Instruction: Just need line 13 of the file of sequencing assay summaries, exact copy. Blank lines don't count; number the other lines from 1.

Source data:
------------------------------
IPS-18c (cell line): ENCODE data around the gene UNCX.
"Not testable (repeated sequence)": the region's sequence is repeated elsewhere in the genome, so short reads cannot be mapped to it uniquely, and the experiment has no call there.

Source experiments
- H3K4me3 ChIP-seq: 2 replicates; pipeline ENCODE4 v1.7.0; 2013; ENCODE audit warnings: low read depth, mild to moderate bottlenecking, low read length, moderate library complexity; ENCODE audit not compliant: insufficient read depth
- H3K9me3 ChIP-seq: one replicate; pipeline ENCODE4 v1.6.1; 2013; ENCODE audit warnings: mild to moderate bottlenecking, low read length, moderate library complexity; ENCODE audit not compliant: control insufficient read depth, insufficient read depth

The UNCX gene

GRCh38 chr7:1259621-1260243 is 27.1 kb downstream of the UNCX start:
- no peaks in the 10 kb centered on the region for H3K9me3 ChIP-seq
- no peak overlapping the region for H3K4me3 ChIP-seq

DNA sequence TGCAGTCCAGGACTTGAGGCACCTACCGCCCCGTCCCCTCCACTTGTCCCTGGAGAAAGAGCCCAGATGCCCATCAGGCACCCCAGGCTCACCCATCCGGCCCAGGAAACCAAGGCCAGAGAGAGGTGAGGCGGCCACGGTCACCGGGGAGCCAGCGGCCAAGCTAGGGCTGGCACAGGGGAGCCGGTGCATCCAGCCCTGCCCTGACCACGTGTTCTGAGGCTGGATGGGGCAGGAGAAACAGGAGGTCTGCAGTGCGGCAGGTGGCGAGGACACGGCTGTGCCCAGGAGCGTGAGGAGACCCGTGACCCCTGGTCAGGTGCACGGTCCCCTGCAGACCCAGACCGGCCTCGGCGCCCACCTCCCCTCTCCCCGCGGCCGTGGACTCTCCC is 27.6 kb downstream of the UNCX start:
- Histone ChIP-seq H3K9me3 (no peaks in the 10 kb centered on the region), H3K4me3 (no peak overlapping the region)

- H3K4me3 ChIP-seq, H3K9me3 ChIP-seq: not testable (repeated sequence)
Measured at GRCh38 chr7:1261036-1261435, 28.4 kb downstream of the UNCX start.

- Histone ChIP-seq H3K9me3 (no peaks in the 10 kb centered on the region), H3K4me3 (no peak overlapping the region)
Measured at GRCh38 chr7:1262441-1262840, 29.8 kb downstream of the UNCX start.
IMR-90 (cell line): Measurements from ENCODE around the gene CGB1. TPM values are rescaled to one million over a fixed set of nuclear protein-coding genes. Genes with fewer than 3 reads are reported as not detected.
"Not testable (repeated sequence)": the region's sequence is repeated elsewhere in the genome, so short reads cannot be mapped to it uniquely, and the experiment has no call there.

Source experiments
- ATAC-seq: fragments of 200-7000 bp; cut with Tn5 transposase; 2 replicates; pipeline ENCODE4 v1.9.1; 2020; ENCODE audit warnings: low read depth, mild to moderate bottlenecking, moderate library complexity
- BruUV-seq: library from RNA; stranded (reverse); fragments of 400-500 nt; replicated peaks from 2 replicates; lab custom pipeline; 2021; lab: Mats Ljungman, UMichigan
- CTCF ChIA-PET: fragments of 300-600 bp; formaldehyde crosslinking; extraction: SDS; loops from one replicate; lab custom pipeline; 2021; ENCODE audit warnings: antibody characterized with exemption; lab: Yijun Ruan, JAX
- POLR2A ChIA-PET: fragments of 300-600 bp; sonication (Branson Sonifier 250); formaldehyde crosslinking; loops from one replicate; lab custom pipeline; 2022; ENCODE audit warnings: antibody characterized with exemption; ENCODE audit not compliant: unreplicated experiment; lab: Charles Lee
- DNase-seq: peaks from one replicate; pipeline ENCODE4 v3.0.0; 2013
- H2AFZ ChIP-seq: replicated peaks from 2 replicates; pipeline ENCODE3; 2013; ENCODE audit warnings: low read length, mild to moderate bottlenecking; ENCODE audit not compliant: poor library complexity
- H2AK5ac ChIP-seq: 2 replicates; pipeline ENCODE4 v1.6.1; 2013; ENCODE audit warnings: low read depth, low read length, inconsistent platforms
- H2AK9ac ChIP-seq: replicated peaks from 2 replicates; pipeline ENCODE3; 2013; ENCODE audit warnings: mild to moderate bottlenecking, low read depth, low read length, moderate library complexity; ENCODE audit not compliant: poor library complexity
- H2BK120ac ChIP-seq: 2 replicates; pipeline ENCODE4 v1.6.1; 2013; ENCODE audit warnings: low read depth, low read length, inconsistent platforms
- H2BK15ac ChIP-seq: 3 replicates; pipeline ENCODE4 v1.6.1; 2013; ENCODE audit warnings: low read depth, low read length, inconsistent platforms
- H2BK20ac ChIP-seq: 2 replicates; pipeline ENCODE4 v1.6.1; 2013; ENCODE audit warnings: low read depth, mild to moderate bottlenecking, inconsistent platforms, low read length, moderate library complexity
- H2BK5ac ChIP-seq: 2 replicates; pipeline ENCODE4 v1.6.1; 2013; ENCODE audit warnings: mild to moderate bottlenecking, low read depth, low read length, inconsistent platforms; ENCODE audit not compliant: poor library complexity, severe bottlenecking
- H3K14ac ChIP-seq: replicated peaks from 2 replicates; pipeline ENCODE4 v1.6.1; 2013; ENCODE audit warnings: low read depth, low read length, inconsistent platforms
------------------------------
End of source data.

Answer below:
Measured at GRCh38 chr7:1261036-1261435, 28.4 kb downstream of the UNCX start.